I’m sure that at some point in your life you have experienced the flashing brilliance of a Kingfisher. I had my third experience recently and was once again left utterly amazed at the sheer beauty of this momentary experience.
There are so many ways we can experience something that takes our breath away. A moment in time and space that transcends both. A moment of glory or beauty or some other unexpected event, can be quite moving…no, that’s not quite right, how about exhilarating, or goose-bumpily amazing?
Waiting is a dominant theme of Paul and the New Testament. According to Anthony Thiselton, “In everyday life, waiting can suggest dull and static situations like sitting in a railway waiting room, or standing at a bus stop.”
But Paul uses several verbs to express the range of waiting. We wait for the sons of God to be revealed; creation waits with eager longing; Paul has an “eager expectation” as he hopes for “deliverance” from captivity. The LXX usage implies that this waiting is a kind of “stretching of the neck, craning forward” as in eager anticipation with intense longing, craning one’s neck to see. Or, if you are Zacchaeus, you climb a tree (Luke 19:4)! This is far removed from idly waiting for a bus or train!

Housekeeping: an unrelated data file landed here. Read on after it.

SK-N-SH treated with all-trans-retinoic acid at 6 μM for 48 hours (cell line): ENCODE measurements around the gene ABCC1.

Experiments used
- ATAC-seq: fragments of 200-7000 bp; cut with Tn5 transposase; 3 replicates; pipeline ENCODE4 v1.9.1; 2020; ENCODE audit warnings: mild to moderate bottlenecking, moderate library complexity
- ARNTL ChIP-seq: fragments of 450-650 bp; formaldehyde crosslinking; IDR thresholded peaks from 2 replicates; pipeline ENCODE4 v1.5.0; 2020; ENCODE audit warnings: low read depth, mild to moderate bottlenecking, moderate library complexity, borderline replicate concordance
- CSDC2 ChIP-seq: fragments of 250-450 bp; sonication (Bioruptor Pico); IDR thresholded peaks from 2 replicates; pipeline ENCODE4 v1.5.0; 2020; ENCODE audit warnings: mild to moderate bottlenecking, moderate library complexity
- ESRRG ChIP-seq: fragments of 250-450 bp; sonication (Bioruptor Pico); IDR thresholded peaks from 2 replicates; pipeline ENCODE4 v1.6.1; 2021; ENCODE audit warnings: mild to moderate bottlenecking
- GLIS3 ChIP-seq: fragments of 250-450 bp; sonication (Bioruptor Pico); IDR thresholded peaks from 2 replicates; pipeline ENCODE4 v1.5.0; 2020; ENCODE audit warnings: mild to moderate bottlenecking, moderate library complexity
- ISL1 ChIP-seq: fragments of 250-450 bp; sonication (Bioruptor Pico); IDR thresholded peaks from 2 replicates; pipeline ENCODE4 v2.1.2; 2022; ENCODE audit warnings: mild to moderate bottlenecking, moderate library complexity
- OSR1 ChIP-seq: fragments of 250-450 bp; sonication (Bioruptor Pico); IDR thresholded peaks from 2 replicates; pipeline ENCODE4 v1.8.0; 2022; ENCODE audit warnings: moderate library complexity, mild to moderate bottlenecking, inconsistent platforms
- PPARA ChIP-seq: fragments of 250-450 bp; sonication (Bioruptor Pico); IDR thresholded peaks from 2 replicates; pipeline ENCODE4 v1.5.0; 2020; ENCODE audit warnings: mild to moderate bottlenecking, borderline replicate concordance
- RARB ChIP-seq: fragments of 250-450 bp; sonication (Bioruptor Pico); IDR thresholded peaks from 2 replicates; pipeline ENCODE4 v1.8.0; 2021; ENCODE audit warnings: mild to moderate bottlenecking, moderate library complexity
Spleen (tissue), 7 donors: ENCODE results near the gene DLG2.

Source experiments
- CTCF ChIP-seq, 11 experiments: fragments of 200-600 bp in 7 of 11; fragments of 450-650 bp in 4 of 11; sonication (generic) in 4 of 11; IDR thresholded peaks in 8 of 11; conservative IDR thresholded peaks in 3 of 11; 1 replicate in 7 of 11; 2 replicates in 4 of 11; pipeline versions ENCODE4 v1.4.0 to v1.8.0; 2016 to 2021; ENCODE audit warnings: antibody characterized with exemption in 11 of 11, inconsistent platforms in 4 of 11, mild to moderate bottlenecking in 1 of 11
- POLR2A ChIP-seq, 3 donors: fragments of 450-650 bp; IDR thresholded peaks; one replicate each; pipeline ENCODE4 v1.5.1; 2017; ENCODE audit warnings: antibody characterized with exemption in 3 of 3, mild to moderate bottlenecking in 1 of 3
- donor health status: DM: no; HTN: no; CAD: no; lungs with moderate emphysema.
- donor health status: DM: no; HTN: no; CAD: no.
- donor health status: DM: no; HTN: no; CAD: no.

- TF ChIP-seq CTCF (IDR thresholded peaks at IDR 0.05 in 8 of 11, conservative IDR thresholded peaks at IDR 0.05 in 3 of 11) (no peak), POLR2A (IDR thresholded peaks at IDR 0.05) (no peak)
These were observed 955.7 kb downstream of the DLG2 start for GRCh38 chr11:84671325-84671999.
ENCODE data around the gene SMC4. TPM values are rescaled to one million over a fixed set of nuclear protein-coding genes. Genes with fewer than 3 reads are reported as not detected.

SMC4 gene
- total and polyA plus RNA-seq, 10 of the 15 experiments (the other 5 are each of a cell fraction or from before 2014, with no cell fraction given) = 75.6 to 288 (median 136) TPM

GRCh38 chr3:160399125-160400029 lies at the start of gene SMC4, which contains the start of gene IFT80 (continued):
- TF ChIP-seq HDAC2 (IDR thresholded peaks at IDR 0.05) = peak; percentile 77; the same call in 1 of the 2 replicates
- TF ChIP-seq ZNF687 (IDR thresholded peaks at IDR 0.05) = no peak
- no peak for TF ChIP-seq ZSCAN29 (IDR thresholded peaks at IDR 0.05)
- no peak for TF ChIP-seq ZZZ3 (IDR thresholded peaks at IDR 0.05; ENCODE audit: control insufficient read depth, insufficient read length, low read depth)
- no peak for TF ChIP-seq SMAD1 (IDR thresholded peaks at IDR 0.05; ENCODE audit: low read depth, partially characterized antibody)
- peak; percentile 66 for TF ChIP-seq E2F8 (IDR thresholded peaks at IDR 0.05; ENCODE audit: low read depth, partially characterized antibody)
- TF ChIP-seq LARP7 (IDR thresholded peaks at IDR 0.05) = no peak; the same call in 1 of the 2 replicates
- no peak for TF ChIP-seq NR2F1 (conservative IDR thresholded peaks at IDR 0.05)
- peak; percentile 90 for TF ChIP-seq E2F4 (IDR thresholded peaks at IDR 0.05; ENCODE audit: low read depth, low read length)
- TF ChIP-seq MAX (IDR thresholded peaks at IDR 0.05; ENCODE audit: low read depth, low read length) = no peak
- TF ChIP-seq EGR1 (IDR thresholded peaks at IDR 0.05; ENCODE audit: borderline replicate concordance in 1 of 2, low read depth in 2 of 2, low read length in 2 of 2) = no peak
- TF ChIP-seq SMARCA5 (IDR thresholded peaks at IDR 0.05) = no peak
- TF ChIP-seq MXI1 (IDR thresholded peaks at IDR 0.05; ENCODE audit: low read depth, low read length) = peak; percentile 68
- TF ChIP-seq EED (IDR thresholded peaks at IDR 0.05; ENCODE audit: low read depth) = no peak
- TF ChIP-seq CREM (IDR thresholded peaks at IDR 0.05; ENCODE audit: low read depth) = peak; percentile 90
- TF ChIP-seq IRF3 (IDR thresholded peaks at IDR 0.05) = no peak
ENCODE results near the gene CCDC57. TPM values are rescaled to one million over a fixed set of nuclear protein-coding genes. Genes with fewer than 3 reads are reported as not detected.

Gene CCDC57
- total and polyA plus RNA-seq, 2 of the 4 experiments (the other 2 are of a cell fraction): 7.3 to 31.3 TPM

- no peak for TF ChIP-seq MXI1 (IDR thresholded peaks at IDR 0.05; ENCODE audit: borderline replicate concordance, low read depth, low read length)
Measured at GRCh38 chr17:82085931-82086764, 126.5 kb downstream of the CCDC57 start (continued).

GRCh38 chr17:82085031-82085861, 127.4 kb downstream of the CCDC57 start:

It is of a different quality. Look at the craning of necks as a bride turns up at the church, or a person trying to glimpse the Queen as she goes by. Sadly, some Christians have assumed an inhumane quality to this waiting, as though they need to be in a permanent state of joyous, frenzied expectation, “To keep up emotional fervour for an interminable period is impossible and unhealthy, and, in the event of flagging zeal, even causes guilt” (Thiselton).
For the New Testament, expectation “constitutes a disposition, not an emotion” a state of readiness, not emotional fervour. But what constitutes “being ready” depends on readiness for what, and how we prepare. Both Augustine and Luther regarded readiness for the coming of Christ as continuing in everyday Christian trust, work, and obedience in everyday tasks.
To the question, What is it to expect? Thiselton draws an example given by Ludwig Wittgenstein, who asks, “What should I do if I “expect” my friend for tea? “I put out cups, saucers, plates, jam, bread, cake, and so forth. I make sure that my room is tidy. “To expect” certainly does not refer to one process or state of mind . . . I prepare the tea for two, and so on.”
Thus the coming of Christ, and our waiting is ethical in nature; it is our discipleship, a life lived before God that pleases God (1 Thess. 4:1). Thiselton develops Wittgenstein’s thought, “The notion that expectation constitutes a mental act, he said, is a “curious superstition.” He concluded, “An expectation is embedded in a situation from which it arises.” In the Zettel, he substitutes for “expect” the phrase “Be prepared for this to happen.” This is why it is a disposition. It is a disposition to respond in an appropriate way when given circumstances bring it into play.”
This is all part of a wider discussion on The Return of Christ, the Resurrection and Related Issues. In order for a Christian response to be thoughtful, mature, and appropriate, Thiselton discusses five categories that help us think better about the return of Christ. They are: